- Roy S. Johnson, Contributing writer, ESPN.com
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Torn rotator cuff? No problem. We can fix that.
Injured knee or ankle? Got it. We have Dr. James Andrews on speed dial.
Back issues? Tougher but fixable.
Brain lock? Or some other mental or psychological matter? (Crickets. Crickets. Crickets.)
Something was wrong with Dontrelle Willis. Something big. Something that transformed the most exciting and dominant young pitcher in the game -- a feel-good story, the son of a single mom who worked as a welder -- into Rick "Wild Thing" Vaughn.
But no one knew what it was. No one knew why the kid who high-kicked like Juan Marichal and won 22 games in 2005 suddenly couldn't find home plate even if Monk, the quirky TV detective, were standing alongside him on the mound. Willis was a phenom in the flesh -- going 68-54 in five seasons for the Florida Marlins before being traded to Detroit, whereupon he went 0-2 (9.38 ERA) and 1-4 (7.49) in 2008 and 2009.
Willis walked nine White Sox batters in his first two outings with the Tigers, then hyperextended his left knee, an injury that was partially blamed for his subsequent struggles.
When later appearances produced similarly numbing results, well, no one knew why. In March 2009, Willis was placed on the 15-day disabled list with an anxiety disorder. He was activated in May and made seven abysmal starts before returning to the DL, again with anxiety disorder, for the rest of the season.
Funny thing, though: Willis displayed none of the typical symptoms. Going to the mound didn't cause him to freak out. The thought of perhaps hitting a batter didn't paralyze him. The anxiety didn't prevent him from pitching. He just couldn't throw strikes to save his life. Instead, the Tigers said an abnormality was discovered in his blood that prompted the diagnosis. Willis told The Detroit News: It is "not something where I'm too amped up, I don't know where I'm at, and I'm running sprints up and down the parking lot."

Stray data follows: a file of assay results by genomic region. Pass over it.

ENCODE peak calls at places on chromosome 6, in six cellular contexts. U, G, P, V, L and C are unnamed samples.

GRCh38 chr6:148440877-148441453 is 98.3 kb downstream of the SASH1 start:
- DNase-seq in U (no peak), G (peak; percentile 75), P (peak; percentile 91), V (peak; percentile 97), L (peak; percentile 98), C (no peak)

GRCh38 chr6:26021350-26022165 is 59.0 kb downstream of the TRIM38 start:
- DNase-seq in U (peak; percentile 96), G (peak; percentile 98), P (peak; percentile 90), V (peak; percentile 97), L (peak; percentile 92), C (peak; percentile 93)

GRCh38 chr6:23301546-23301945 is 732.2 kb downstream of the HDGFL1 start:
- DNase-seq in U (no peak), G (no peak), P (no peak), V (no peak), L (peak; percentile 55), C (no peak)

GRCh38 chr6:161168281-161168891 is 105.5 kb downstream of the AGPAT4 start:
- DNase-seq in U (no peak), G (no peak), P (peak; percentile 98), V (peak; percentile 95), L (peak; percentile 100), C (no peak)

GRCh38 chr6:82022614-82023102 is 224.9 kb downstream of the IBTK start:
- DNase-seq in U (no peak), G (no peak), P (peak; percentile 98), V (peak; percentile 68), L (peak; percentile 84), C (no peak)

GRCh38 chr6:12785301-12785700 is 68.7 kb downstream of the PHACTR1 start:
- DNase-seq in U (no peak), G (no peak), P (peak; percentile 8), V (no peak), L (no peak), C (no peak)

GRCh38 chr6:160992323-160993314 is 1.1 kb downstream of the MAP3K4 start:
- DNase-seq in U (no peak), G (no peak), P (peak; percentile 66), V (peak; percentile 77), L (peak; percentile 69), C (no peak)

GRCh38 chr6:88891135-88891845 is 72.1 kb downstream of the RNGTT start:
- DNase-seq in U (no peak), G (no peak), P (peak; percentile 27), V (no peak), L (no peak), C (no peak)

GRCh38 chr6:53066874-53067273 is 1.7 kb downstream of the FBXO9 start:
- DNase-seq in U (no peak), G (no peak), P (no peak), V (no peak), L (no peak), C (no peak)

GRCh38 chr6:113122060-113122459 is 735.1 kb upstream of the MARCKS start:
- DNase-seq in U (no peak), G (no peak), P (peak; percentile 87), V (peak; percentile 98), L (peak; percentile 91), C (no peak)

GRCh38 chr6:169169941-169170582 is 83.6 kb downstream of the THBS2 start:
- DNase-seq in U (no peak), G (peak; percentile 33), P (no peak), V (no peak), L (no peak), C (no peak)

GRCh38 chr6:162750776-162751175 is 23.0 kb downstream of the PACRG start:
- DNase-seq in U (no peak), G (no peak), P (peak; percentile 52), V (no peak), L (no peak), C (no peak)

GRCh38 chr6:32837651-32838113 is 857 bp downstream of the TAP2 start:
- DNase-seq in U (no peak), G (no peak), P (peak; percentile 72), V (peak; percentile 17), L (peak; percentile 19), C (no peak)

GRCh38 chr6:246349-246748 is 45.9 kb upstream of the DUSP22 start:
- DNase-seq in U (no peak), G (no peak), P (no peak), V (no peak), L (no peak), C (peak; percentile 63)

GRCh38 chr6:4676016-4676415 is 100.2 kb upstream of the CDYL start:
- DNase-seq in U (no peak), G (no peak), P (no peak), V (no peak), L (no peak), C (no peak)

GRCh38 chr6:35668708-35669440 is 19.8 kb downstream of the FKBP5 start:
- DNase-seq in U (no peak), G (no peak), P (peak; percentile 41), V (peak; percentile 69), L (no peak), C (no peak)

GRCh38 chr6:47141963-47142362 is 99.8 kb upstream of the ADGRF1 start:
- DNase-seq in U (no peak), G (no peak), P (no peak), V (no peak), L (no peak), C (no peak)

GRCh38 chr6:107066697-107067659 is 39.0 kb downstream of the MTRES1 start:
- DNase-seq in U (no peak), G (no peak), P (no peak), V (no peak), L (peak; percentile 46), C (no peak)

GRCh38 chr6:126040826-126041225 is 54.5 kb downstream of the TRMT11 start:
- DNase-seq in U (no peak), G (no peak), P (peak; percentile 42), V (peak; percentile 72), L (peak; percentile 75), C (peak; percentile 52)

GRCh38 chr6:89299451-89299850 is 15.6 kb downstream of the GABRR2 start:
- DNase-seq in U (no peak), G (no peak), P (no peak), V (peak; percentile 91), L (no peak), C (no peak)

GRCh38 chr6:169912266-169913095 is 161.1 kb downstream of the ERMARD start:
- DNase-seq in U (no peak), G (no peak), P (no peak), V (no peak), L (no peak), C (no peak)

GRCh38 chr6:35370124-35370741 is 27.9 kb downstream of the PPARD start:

Sports is a daily testament to the miracle of science, physical science. New procedures and therapies have transformed many of what were once career-ending injuries into a DL "vacation." Sports medicine has broken down every action and reaction, every motion and movement, and devised NASA-like surgeries and special forces-like rehab programs to "fix" an athlete when his body breaks down.
But what about when his mind breaks down, when it's the brain, not the body, that suddenly can't function? Some athletes have been treated successfully and returned to form, but just as often sports shows that, in this area, it still can appear stuck in the Paleolithic Era.
Sure, a plethora of sports psychologists hover around stadiums and arenas, but no one with the gravitas of a Dr. Andrews. Perhaps because sports executives -- like much of the nation -- haven't fully embraced the "fuzzy" notion of psychological disorders, let alone how to treat them. They understand a busted shoulder. A busted brain? Not so much.
So otherwise smart men and women too often scratch their heads and say, well, generally nothing.
Willis is Exhibit A in sports' inability to deal with the body's most vital organ and the impact that any tweak in its function may have on performance. But he's certainly not the only baseball player to suffer an emotional failing.